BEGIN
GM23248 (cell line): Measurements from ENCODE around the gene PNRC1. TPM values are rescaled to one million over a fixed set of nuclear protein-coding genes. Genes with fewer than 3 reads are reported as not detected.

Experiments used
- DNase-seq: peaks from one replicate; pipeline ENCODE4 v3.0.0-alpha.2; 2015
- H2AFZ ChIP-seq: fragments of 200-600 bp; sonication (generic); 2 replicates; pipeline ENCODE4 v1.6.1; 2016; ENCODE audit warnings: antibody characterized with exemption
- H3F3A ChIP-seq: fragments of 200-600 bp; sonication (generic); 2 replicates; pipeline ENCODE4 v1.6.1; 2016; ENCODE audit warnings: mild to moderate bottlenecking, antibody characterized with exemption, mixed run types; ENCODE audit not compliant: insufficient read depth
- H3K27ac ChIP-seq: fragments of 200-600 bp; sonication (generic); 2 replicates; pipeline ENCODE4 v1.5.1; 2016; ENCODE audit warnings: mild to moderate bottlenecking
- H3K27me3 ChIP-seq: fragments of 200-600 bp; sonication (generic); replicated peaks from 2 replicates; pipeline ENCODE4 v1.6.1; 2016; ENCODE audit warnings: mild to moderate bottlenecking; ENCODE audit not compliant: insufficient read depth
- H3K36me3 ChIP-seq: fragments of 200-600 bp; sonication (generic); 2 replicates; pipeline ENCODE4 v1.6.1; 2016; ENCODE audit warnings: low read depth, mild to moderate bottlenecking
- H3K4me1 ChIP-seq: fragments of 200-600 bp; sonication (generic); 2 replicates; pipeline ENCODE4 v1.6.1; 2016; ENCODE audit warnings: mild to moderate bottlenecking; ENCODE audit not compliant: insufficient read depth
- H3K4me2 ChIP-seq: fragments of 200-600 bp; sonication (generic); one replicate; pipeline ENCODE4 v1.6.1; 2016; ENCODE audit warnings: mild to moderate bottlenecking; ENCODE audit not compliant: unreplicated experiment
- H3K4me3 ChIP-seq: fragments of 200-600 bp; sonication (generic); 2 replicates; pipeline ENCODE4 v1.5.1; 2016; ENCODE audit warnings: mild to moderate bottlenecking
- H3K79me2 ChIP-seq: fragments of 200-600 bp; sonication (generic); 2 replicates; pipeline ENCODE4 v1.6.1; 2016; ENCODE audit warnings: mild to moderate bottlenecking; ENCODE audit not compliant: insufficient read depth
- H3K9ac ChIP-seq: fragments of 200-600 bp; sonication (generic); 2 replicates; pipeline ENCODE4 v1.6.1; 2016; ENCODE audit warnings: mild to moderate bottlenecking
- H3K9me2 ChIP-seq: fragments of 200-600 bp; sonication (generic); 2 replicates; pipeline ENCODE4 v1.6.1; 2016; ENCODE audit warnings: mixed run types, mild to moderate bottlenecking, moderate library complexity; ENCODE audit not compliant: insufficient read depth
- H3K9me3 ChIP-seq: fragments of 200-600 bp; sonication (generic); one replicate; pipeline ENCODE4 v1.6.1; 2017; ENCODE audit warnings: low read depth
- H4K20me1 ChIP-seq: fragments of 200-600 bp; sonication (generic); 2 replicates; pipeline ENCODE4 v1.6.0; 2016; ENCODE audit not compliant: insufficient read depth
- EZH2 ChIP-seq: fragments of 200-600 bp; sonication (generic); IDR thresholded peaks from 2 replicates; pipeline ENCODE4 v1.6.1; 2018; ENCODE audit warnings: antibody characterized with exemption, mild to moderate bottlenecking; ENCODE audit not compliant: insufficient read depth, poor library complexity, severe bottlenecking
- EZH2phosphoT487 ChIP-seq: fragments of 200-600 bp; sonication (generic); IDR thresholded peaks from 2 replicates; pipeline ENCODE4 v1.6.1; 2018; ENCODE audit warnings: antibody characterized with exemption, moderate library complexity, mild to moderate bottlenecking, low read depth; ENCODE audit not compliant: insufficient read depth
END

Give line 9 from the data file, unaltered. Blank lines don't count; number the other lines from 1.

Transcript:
- H3K4me1 ChIP-seq: fragments of 200-600 bp; sonication (generic); 2 replicates; pipeline ENCODE4 v1.6.1; 2016; ENCODE audit warnings: mild to moderate bottlenecking; ENCODE audit not compliant: insufficient read depth